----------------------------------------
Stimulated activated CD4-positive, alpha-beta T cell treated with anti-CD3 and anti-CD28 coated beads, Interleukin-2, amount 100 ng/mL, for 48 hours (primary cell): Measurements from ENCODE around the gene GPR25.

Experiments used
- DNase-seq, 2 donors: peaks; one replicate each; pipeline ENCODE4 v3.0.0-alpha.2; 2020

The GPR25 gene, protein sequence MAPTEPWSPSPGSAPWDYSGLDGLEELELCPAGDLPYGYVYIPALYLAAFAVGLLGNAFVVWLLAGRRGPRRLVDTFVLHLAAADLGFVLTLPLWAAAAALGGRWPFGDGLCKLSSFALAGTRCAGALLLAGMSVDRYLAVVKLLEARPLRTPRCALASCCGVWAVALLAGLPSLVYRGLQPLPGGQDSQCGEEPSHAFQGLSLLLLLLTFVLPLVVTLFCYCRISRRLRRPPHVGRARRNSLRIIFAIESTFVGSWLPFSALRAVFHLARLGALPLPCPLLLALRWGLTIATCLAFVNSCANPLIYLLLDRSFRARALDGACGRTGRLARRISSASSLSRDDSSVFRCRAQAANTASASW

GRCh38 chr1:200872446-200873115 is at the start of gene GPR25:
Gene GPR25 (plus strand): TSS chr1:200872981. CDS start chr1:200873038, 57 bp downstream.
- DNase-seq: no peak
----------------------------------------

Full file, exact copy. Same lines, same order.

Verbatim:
Stimulated activated CD4-positive, alpha-beta T cell treated with anti-CD3 and anti-CD28 coated beads, Interleukin-2, amount 100 ng/mL, for 48 hours (primary cell): Measurements from ENCODE around the gene GPR25.

Experiments used
- DNase-seq, 2 donors: peaks; one replicate each; pipeline ENCODE4 v3.0.0-alpha.2; 2020

The GPR25 gene, protein sequence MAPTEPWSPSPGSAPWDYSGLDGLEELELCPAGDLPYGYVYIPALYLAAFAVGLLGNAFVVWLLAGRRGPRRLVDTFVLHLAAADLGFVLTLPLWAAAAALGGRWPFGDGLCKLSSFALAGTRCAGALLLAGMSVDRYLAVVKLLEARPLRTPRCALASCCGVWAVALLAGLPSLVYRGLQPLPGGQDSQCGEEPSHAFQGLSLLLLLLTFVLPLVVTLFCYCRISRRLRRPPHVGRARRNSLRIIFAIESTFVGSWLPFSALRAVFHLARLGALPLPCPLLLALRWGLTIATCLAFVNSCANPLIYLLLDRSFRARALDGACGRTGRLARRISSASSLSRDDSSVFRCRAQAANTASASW

GRCh38 chr1:200872446-200873115 is at the start of gene GPR25:
Gene GPR25 (plus strand): TSS chr1:200872981. CDS start chr1:200873038, 57 bp downstream.
- DNase-seq: no peak